Bus Rapid Transit Infrastructure Spending and Local Economic Development: An Analysis of the Impact of Competitive TIGER Grants in Grant Winning Cities on the Labor Force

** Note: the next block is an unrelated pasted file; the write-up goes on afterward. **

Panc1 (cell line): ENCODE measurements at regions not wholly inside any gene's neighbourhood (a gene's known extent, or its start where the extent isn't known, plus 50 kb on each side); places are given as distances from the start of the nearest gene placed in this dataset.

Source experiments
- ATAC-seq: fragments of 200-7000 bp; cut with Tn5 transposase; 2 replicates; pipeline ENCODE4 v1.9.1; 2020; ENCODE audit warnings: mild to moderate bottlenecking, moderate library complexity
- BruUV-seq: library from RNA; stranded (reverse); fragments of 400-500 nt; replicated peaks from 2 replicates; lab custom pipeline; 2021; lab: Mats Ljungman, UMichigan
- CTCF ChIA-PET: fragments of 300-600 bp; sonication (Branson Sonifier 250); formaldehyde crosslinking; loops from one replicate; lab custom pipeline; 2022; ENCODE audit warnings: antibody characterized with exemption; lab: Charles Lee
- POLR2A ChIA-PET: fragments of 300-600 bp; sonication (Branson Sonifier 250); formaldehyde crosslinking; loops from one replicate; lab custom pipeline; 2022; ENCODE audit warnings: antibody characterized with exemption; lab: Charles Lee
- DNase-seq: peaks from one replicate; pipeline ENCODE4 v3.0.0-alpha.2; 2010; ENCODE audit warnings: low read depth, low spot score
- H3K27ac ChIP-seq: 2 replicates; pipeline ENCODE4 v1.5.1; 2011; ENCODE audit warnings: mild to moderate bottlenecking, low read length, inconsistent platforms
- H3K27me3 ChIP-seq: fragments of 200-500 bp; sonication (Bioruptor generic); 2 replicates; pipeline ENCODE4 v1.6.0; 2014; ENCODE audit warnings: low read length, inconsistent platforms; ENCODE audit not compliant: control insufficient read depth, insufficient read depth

Mobility strategies provide a powerful framework for policymakers to achieve employment opportunities and positive economic outcomes for low income and low skilled workers. Following the “Great Recession,” the Obama Administration established the Transportation Investment Generating Economic Recovery (TIGER) program to competitively award grants to municipalities to carry out transportation projects that could produce positive results in local economies. Using American Community Survey (ACS) data from 2009 through 2015, I compare those cities that were awarded a TIGER grant for a bus rapid transit (BRT) project before and after the project’s implementation with cities that applied for a TIGER grant for a similar project, but were denied funding. I find that there is a statistically significant impact on the likelihood that an individual will enter the workforce in a city that has implemented a BRT project via a TIGER grant in comparison to an individual in the grant losing city. While there are constraints in measurement around the individuals who are being assessed across time and there is a lack of useable transit data to append, my results indicate that BRT projects are good investments for cities looking to bolster their economic health.